For all the sex positive writing that I do, I’d never actually talked with someone who worked in the adult entertainment industry for a living. Like a lot of people, I just assumed they all were failed actresses and cokeheads.
That was unfair of me.
Over the summer, I met up with Ryan Keely, an adult film star, Penthouse Pet and Penthouse advice columnist, and an erotic dancer. Ryan, who is originally from Seattle, is as smart as she is beautiful; it’s clear from spending time with her that her heart lies in bringing the joy of sexuality and sensuality to others. Recently, Ryan has been teaching seminars for Porn Star Sex Life, co-founded with Josh Rosenberg, a pick-up artist who created UpYourAttraction.com. I was a little skeptical, too, of Porn Star Sex Life classes. Generally speaking, I think porn gives us stupid role models. The actors and actresses fake great sex and know how to make it look really awesome on screen. Why would we want to emulate that? But Ryan is an approachable educator: she’s had a lot of sex with a lot of partners, both men and women, both onscreen and off, and she is ashamed of nothing. “What it takes to be a porn star is you want to explore your sexuality,” she told me. “The people that are in this industry for the right reasons are people are want to take sex to the next level. We’re sexual athletes.”
I walked away from an afternoon of cake and milk with Ryan thinking, “Damn, I want this girl to be my best friend and I want to sleep with her.” After the jump, Ryan opens up about why missionary is the best sex position for women, her stance on sex positive feminism, why she hates KY Jelly, and her one-woman campaign to bust sexual taboos! Keep reading »
Teens learn about the birds and the bees in high school sex ed — but they’re not, apparently, learning about birth control. A report from the Centers for Disease Control found that 97 percent of teens received sex education by the time they turned 18, but an alarming 30 percent of teens said that contraception education wasn’t a part of their sex ed curriculum. Keep reading »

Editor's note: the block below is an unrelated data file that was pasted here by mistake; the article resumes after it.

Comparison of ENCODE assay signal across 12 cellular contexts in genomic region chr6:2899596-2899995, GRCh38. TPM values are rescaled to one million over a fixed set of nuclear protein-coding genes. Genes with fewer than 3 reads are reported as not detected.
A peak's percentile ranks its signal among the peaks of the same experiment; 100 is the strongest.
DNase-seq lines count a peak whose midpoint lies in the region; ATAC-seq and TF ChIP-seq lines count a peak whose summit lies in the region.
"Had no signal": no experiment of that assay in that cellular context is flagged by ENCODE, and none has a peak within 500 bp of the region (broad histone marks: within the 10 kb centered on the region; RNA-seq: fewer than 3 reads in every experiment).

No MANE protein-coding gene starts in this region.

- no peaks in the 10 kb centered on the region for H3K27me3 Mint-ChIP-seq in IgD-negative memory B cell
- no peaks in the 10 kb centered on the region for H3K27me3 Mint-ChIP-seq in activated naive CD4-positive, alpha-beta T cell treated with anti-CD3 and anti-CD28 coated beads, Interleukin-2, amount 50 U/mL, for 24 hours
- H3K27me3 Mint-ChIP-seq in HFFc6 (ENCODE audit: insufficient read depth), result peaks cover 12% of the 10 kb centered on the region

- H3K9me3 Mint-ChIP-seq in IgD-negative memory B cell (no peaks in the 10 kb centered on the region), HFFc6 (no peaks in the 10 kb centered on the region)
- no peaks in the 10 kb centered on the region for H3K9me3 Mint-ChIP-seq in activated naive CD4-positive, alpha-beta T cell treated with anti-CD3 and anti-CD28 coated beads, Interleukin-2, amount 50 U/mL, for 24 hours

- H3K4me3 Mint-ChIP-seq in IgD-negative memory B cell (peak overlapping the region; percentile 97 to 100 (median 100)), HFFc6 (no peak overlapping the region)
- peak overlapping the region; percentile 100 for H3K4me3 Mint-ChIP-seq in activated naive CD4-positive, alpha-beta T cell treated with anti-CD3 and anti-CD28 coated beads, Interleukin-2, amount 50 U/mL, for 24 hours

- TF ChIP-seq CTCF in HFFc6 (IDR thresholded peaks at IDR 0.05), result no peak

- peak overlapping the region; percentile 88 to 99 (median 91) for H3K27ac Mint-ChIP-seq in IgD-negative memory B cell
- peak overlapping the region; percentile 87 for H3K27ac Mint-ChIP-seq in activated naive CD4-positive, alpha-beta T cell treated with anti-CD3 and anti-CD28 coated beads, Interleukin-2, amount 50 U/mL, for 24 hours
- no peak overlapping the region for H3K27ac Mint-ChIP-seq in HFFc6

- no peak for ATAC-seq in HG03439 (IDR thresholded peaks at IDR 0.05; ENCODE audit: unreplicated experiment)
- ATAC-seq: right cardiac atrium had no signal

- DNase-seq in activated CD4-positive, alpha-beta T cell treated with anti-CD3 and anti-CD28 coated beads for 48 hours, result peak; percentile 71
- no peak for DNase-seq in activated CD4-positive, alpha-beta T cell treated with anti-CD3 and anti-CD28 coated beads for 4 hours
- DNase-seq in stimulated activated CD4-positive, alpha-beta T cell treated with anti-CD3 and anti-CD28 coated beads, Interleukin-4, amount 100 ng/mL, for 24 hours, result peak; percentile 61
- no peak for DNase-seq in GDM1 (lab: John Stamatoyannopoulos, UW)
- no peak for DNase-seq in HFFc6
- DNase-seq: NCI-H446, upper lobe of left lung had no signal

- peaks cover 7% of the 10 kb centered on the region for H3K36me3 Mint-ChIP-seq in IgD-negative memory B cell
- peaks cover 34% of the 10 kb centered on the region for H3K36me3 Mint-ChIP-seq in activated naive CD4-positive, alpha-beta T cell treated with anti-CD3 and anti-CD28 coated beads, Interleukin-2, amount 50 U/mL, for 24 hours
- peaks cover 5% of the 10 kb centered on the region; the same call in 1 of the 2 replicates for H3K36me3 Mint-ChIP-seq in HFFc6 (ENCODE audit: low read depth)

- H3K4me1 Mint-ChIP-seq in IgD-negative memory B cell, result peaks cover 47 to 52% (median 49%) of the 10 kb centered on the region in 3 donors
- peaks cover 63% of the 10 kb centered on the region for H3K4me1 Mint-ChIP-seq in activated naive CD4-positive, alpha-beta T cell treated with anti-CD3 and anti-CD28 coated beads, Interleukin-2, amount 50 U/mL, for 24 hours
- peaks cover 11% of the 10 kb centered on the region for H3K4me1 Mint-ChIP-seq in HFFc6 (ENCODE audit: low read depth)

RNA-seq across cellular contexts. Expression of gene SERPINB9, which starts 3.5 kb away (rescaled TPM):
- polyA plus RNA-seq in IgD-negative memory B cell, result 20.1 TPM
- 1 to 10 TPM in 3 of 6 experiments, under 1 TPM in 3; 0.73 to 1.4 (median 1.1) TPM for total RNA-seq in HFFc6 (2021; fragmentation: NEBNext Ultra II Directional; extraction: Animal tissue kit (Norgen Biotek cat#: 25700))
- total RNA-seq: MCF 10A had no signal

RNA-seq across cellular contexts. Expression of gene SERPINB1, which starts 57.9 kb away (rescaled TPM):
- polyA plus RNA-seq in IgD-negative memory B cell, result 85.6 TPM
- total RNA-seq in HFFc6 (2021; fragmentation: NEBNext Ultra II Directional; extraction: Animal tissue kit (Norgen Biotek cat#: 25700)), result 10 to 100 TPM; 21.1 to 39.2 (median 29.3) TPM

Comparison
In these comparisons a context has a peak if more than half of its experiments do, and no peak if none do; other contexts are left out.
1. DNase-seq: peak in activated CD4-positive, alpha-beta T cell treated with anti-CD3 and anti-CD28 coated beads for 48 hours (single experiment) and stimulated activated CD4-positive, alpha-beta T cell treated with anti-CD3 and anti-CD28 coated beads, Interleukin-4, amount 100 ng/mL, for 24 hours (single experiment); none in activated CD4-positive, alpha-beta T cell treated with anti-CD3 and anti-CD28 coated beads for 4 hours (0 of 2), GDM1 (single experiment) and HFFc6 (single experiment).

Scottish woman, Isabella Blyth, is a happy, spunky centenarian. At 106 years young, Isabella has yet to lose her v-card, or even kiss a man for that matter. She attributes her longevity and happiness to never having been romantically involved with anyone. Keep reading »
“To me, vampires are sex. I don’t get a vampire story about abstinence. I’m 53. I don’t care about high school students. I find them irritating and uninformed.”
– Alan Ball, who brought “True Blood” to the masses, takes a well-deserved shot at Stephenie Meyer‘s Twilight series, which I hear has implied sex in the fourth novel that I’m too frustrated to read. [Just Jared] Keep reading »
An open dialogue about sex? That would be much too simple. Instead, the University of Central Florida has created an “Avatar”-like video game “that promotes sexual abstinence,” according to Fox News Orlando. How does it work? A pre-teen girl puts on a “motion capture” suit outfitted with marks which are picked up by infrared light and then simulated on-screen. Then the girl gets propositioned by another avatar. “A boy similar in age might approach the person playing the game and might ask her to make out or there might be some sexual innuendo,” explained UCF Professor Anne Norris of the UCF Institute for Simulation and Training. “They’ll have an opportunity to interact with the avatar and they’ll get points for social skills that they develop.” Which I assume means she says “no” to sex.
And hey, Floridians, the whole shebang will cost you $434,000 in federal tax dollars! Keep reading »
Starting in September, the small, seaside town of Provincetown, Massachusetts, will give a condom
to any student in grades 1 through 12 who asks for one — but only if they listen to a “birds and the bees” talk first. Keep reading »